7 Things Parents Need To Know About Nephrotoxic Medications

nephrotoxic medications

What we know about medications and how they affect the kidneys has evolved over the last decade.

More awareness is needed around this new knowledge because what we’ve learned about nephrotoxic medications is that they can lead to poor outcomes – and in many cases, the situation is preventable. 

Nephrotoxic medications are defined as those that cause harm to the kidneys. Many prescription  medications used for complex or chronic conditions like cancer, congenital heart disease and cystic fibrosis can be nephrotoxic, but even some over the counter medications like ibuprofen and naproxen can cause damage as well.

For reference, I have included a list of nephrotoxic medications to the right but please keep in mind that many of them are life-saving and I’m not suggesting that your child should stop taking them. Rather, I recommend for parents to be aware of the medications that are potentially harmful to the kidneys and to have a conversation with their child’s care provider about how much is necessary to treat the condition and if there are any potential alternatives.

Here are some of the most important things for parents to be aware of related to nephrotoxic medications:

  1. Nephrotoxic medications can cause an acute kidney injury (AKI), which is an abrupt loss of kidney function. The kidneys are responsible for filtering all of the waste products from the food that we eat out of our blood and maintain fluid balance so that we don’t dehydrate or get fluid overload.
  2. Having an AKI can lead to poor outcomes. What we know from analyzing data about our patients and conducting research here is that when children have an AKI, depending upon their situation and reason from coming to our medical center, they have poor outcomes as a result, such as the development of chronic kidney damage, chronic kidney disease, or a greater chance for mortality if they are critically ill.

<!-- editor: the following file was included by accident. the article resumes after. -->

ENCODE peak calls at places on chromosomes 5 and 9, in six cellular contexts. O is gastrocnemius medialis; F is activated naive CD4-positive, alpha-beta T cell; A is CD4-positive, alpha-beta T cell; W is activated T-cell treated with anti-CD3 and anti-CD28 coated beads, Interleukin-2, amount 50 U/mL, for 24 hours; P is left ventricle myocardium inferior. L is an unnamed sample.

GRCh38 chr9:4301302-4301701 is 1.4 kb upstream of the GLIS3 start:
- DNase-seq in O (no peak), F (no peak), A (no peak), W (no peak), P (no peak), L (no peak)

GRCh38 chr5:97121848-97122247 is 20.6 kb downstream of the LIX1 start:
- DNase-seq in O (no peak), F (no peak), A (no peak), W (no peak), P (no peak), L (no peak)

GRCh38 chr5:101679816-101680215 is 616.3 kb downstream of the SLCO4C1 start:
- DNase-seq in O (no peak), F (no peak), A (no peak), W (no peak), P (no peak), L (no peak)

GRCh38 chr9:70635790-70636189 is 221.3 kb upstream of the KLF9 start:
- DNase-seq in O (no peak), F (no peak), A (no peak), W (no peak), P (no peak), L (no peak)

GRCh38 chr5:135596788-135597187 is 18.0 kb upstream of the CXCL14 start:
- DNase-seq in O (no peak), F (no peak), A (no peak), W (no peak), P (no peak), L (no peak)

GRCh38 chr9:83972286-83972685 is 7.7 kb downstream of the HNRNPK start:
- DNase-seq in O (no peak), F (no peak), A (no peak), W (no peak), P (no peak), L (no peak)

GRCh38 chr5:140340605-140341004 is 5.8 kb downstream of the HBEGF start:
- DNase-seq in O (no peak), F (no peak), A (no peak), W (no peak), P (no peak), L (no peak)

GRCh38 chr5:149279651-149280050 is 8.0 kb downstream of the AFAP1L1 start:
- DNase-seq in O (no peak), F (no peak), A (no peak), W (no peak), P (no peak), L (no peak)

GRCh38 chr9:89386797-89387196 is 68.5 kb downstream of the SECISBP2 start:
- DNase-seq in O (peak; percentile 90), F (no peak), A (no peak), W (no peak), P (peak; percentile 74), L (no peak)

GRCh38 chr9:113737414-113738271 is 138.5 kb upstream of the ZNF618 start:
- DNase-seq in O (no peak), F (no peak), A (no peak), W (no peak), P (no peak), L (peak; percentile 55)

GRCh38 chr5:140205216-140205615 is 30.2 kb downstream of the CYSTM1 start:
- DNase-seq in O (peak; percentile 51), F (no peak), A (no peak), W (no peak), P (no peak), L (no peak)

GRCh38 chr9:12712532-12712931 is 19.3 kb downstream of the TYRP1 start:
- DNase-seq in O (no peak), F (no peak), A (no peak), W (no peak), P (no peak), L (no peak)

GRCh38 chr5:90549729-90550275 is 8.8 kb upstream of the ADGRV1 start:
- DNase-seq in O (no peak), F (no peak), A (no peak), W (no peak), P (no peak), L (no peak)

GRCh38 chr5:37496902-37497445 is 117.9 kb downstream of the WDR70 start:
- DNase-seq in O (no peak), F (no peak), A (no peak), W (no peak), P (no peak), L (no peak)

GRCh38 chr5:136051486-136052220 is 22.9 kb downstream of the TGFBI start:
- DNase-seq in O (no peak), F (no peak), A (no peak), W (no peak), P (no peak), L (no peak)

3. Kids who are hospitalized and/or have a complex condition are at high risk for AKI. Because modern medicine has evolved so well, therapies for some pediatric diseases like congenital heart disease, cancer, and cystic fibrosis have allowed patients to survive and in some cases, thrive. However, many of the medications that these patients are on are so powerful and nephrotoxic that they treat the original problem but they cause irreversible damage to the kidneys.
  4. If AKI is caught early, it can be mitigated. The good news is that if elevated levels of a simple blood test called creatinine is detected early, AKI can be mitigated. The difficult part is that in most cases, acute kidney injury does not have any visible side effects.

    So how do families watch out for it? If your child has been hospitalized or is undergoing treatment for conditions like congenital heart disease, cancer or cystic fibrosis, ask your child’s doctor questions like “Is my child at risk for AKI?” or “Are you assessing my child for AKI?” or “How will you be checking for AKI?”
  5. AKI can be detected with a simple blood and/or urine test. We have determined through research that the threshold for AKI is much lower than originally thought. So it’s important for patients who may be at high risk for AKI to have their levels checked earlier. Currently at Cincinnati Children’s, we’ve formalized that process by implementing a program called NINJA, which stands for Nephrotoxic Injury Negated by Just-in-time Action.  

    Here’s a short explanation of what this program does for children treated at our medical center: children who are receiving three or more nephrotoxic medications at once – or a particular antibiotic that is known to be nephrotoxic – for more than three days, they will receive a daily check of their kidney function through that simple blood test, creatinine.Through this formalized process, we’ve learned that there is an epidemic of acute kidney injury from nephrotoxic medications. One in four kids who received these nephrotoxic medications (in one of those two ways) developed an AKI.